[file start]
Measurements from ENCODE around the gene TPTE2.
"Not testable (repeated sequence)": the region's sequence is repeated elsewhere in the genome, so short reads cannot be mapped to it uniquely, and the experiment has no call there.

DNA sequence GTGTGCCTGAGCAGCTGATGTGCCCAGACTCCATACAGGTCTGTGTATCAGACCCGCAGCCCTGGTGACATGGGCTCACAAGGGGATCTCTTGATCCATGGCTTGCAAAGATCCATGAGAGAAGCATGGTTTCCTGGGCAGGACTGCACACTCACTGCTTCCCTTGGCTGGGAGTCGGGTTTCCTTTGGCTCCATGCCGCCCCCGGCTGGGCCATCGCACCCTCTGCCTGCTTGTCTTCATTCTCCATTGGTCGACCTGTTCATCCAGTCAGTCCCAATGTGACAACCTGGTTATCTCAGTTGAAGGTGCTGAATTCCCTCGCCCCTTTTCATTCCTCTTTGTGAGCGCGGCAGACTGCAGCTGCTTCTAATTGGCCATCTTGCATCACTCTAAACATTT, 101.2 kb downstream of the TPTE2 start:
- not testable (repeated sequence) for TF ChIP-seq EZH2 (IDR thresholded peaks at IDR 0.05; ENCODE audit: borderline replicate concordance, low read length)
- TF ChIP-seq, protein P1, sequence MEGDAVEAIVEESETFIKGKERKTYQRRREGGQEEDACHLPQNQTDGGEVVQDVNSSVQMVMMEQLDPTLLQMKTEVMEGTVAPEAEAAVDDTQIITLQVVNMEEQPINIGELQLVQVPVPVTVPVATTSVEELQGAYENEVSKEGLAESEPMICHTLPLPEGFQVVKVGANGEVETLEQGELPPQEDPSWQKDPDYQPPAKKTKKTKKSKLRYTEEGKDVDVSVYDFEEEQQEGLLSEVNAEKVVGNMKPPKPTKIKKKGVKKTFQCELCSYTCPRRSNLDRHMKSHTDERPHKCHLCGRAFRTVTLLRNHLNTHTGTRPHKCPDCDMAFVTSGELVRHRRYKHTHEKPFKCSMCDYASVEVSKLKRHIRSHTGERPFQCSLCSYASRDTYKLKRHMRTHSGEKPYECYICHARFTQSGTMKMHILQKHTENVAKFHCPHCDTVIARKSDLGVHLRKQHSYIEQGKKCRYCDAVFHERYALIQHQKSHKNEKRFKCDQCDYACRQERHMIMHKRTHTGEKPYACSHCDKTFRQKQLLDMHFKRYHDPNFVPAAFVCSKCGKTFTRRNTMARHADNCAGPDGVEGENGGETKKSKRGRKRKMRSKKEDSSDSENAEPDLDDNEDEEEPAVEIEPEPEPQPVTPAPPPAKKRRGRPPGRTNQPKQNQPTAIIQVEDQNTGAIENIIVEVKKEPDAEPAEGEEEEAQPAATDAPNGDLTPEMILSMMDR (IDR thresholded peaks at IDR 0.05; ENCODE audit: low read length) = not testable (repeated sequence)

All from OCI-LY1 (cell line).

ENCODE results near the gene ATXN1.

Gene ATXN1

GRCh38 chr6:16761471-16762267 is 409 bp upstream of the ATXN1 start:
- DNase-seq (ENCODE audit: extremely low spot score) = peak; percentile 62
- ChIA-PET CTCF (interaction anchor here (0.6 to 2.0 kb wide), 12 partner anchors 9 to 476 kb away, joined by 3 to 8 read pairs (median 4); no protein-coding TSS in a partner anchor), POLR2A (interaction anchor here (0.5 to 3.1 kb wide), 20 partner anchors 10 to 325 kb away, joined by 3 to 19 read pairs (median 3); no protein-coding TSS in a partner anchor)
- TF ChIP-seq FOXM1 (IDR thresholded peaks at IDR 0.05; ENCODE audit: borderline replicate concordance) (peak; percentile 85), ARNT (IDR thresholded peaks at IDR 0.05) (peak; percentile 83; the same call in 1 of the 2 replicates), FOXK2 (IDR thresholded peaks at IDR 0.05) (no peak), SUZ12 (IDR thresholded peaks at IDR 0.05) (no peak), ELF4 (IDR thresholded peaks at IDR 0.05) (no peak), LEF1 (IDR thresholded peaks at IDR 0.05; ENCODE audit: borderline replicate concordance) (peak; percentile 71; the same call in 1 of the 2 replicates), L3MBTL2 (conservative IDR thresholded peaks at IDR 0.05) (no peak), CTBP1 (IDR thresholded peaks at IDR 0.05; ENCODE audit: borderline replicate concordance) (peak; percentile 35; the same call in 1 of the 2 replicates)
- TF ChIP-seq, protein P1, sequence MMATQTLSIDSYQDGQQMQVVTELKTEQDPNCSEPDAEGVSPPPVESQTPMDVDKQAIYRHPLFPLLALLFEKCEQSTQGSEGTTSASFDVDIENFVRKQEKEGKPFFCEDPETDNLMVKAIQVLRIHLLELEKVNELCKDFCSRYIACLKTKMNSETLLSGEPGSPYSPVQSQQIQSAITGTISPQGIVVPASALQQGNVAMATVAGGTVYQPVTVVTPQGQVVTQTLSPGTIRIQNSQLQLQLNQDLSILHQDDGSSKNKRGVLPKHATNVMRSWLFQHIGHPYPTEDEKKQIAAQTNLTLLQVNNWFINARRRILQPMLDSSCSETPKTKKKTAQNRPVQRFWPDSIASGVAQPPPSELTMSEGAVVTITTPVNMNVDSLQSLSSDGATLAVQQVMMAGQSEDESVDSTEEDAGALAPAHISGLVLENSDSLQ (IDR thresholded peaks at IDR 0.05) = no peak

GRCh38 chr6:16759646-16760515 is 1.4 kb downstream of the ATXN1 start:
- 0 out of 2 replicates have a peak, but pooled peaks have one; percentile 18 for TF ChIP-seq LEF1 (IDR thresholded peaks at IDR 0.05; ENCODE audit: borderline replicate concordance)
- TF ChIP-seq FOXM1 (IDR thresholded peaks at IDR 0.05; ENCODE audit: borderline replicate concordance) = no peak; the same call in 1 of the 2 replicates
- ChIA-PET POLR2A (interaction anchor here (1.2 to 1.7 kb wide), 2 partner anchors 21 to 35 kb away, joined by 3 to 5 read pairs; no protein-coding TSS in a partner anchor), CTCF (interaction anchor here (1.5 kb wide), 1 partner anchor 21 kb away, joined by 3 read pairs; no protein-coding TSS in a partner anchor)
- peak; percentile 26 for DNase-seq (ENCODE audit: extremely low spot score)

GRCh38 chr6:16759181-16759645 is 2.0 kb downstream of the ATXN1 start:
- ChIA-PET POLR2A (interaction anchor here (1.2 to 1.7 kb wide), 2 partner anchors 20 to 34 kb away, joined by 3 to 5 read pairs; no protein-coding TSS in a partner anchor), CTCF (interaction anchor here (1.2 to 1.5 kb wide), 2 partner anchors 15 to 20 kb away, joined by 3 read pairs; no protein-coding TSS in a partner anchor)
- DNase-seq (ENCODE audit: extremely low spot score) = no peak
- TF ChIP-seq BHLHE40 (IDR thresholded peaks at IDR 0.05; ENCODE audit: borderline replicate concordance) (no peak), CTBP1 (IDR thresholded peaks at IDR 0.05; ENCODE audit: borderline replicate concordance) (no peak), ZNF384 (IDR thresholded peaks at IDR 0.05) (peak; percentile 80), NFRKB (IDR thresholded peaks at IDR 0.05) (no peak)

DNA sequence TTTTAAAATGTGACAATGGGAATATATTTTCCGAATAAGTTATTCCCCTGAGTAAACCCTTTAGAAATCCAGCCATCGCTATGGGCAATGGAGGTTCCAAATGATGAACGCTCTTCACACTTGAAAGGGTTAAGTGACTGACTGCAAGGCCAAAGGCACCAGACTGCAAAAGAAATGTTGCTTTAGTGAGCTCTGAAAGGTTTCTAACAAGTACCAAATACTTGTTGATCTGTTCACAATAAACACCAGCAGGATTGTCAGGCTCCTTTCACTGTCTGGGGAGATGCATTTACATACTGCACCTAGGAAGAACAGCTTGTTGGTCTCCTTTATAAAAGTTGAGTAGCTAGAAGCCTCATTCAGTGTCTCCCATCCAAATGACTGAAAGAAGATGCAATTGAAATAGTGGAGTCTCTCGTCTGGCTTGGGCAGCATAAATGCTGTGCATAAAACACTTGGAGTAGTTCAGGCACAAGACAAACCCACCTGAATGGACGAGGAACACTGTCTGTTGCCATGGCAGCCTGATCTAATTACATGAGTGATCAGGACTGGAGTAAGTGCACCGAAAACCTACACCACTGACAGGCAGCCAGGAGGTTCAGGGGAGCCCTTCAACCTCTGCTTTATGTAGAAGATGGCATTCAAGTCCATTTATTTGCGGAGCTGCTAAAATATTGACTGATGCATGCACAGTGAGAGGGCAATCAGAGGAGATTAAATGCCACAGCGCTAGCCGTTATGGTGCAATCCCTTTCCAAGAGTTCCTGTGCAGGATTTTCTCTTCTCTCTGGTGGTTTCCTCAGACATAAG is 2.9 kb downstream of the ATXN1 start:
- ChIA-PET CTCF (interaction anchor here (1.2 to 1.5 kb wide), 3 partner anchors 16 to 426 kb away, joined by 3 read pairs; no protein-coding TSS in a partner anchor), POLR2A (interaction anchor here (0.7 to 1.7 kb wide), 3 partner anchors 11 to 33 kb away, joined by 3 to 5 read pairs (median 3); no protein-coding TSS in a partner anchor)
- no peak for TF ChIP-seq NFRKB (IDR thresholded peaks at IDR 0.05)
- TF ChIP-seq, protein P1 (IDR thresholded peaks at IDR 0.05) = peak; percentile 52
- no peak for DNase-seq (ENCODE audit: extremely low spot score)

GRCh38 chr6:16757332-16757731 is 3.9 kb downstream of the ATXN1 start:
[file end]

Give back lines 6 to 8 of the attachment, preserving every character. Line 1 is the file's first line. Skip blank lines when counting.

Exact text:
All from OCI-LY1 (cell line).

ENCODE results near the gene ATXN1.

Gene ATXN1